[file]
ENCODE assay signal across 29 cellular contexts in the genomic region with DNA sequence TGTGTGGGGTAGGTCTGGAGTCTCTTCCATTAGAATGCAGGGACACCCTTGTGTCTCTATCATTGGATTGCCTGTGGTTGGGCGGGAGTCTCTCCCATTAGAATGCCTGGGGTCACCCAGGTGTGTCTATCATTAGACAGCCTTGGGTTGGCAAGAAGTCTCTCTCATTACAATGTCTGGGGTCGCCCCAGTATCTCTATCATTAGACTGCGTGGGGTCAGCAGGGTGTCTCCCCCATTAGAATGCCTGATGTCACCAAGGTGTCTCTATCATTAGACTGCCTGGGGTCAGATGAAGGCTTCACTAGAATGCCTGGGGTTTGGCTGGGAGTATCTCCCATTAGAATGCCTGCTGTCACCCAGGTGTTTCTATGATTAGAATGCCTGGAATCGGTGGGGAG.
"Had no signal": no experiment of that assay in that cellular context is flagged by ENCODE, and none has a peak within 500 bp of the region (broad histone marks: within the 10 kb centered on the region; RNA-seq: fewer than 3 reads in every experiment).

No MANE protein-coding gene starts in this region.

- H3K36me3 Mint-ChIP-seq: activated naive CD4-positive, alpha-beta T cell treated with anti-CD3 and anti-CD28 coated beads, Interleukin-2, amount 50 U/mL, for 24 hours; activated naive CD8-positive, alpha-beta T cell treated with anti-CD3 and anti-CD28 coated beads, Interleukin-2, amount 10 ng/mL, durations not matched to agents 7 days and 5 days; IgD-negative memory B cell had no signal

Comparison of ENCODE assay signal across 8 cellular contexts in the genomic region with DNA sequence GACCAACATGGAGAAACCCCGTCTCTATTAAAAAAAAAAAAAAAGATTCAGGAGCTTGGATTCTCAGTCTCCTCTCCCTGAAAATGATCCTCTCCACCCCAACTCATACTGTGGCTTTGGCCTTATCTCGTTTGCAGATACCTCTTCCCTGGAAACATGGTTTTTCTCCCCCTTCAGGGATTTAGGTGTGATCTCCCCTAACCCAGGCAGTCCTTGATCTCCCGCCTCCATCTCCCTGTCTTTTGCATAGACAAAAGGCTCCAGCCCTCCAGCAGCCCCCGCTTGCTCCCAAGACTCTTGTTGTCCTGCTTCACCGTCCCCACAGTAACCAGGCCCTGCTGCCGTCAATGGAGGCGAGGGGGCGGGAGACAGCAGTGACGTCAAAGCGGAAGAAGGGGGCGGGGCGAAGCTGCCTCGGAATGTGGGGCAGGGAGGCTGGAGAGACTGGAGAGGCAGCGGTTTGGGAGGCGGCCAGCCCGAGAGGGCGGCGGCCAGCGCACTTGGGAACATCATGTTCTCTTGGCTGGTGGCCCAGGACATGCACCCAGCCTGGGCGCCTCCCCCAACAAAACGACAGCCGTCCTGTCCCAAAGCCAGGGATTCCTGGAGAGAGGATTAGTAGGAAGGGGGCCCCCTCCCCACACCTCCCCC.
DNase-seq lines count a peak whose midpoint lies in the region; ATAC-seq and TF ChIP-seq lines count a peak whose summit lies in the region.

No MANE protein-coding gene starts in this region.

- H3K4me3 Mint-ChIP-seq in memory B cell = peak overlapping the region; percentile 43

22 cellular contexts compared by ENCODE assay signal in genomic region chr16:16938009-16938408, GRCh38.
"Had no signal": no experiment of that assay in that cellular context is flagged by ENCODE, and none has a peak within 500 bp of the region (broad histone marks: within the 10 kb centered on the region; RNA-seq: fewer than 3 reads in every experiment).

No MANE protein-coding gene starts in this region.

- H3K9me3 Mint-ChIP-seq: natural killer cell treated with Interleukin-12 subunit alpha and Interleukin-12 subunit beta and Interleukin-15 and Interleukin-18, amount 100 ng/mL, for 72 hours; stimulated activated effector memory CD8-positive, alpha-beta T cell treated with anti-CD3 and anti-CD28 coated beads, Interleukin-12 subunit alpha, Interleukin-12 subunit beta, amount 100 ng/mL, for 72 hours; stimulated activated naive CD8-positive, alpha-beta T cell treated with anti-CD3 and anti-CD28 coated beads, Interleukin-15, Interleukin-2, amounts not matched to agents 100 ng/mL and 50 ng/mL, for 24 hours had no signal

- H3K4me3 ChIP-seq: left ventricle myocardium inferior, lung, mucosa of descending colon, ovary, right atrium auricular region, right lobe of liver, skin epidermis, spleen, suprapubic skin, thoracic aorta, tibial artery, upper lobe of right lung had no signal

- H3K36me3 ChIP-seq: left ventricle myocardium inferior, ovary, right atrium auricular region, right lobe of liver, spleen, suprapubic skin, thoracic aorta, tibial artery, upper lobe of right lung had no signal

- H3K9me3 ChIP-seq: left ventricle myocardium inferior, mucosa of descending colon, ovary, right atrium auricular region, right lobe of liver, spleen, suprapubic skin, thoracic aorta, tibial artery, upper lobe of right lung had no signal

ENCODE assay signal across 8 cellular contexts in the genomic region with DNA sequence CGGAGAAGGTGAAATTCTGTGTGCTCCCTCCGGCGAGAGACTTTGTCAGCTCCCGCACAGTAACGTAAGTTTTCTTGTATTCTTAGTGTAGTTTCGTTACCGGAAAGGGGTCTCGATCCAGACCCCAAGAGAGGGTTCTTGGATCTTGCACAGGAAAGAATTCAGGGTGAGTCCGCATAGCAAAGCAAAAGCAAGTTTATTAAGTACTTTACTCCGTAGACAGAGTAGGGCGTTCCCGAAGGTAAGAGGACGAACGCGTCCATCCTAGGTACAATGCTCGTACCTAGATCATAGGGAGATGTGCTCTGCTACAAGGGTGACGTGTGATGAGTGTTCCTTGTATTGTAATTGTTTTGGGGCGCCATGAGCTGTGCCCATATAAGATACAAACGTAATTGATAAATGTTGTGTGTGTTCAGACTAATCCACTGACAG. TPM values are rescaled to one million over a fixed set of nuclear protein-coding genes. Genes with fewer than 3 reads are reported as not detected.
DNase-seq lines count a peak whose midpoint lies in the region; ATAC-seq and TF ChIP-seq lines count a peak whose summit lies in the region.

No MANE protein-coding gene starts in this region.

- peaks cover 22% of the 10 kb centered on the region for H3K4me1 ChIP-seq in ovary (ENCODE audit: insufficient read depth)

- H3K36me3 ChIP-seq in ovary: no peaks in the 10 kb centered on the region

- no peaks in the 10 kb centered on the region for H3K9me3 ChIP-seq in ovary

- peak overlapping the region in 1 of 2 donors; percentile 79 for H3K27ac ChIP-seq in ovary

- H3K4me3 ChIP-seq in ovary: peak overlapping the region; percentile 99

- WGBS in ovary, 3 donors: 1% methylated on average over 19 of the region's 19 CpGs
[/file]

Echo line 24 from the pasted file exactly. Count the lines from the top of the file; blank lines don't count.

- WGBS in ovary, 3 donors: 1% methylated on average over 19 of the region's 19 CpGs